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  5. "Íosfaimid le mo chlann agus …

"Íosfaimid le mo chlann agus mo chairde roimh an gceolchoirm amárach."

Translation:We will eat with my children and my friends before the concert tomorrow.

August 19, 2016

9 Comments


https://www.duolingo.com/profile/Eolasabu123

In other lessons in Duolingo clann has been accepted as family. I used the word family and while It said the answer was correct, it wasn't accepted!!!!!


https://www.duolingo.com/profile/AnSeabhac

I think duolingo would be much better to use teaghlach or muintir for family rather than "clann", which is a relatively recent meaning attached to "family". There is a huge distinction historically between clann and the others.


https://www.duolingo.com/profile/FearMhaighEo

In the above sentence, the translation for clann is "children", so I think it's correct.

According to teanglann.ie, clann means offspring, and I rarely hear it used to mean "family". Teaghlach would generally mean household, which would be used in the context of a nuclear family. Muintir kinda means "folk" or "people". e.g. Mo mhuintir = my people.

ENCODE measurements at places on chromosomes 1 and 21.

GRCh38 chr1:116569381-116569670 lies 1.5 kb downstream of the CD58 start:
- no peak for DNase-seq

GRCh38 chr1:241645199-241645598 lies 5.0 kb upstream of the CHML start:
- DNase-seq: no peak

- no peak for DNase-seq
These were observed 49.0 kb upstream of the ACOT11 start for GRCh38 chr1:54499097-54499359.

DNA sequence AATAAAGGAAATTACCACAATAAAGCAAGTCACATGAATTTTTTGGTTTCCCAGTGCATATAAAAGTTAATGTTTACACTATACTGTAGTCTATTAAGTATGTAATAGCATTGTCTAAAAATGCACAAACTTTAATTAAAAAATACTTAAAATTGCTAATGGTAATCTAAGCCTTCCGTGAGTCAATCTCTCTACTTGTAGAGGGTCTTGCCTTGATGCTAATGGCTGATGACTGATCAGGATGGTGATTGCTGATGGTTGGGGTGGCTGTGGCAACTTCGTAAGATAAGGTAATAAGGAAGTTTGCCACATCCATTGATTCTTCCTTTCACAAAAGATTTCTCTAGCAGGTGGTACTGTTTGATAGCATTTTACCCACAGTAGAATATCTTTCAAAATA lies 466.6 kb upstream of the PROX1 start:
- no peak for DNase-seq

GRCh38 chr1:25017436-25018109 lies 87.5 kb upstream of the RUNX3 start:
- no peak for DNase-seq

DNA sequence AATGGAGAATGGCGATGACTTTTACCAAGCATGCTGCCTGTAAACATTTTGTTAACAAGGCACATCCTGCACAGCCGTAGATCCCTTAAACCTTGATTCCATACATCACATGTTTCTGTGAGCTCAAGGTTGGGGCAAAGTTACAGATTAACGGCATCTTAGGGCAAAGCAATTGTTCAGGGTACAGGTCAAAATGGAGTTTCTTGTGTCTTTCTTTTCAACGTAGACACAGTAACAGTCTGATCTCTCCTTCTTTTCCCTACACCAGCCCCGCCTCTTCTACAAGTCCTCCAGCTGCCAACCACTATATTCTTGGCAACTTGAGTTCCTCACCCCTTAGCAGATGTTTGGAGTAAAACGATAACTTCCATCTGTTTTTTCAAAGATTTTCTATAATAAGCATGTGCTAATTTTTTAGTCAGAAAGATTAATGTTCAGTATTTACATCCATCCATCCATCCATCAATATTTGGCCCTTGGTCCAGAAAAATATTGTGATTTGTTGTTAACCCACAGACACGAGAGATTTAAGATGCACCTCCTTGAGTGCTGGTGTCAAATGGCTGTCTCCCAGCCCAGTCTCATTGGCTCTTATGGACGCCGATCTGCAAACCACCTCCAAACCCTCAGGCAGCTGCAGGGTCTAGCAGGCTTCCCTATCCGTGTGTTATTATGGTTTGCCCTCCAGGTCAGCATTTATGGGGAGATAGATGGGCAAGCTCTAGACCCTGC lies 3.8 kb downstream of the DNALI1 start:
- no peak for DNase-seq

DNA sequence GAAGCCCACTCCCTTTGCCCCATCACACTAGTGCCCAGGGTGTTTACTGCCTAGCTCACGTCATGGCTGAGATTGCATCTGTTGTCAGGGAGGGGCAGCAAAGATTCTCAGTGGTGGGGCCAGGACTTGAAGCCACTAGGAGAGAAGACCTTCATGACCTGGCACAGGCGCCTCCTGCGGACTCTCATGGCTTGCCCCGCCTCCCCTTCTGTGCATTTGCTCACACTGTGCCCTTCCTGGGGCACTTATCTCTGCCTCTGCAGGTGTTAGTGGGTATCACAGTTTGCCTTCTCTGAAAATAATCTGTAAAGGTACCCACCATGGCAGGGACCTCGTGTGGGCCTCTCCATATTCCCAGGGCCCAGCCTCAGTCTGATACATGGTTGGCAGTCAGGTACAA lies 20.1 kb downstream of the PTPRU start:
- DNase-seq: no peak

https://www.duolingo.com/profile/scilling

Definition (c) of the eDIL entry for clann includes “family”, so I wouldn’t call it a relatively recent meaning. (Remember also that “family” has multiple meanings in English.)


https://www.duolingo.com/profile/MikeWalton2

Why does Duolingo mark "we shall eat" as wrong when it is or was correct UK english ?


https://www.duolingo.com/profile/19O492554

Duolingo is an American company, the course was developed by Irish people. "shall" is not a natural way to express the future tense in either US or Irish English. Indeed your own question acknowledges that it is falling out of use in UK English too.


https://www.duolingo.com/profile/MacTire1916

Doesnt accept Kids.


https://www.duolingo.com/profile/rla760531

Does Duolingo not realise that páiste (child) and páistí (children) exist? In ainm Dé cad a tharla leis na fhocail sin?


https://www.duolingo.com/profile/Knocksedan

Do you not understand that your children are, by definition, do chlann?

If you're happy with a google-translate level, béarlachas-style translation, go ahead and use páistí in this type of situation. But if you'd prefer a richer Irish, that recognizes that Irish is not English, and English is too impoverished a language to catch all of the nuances of Irish, then don't complain when Duolingo helps you to understand some of that saibhreas.

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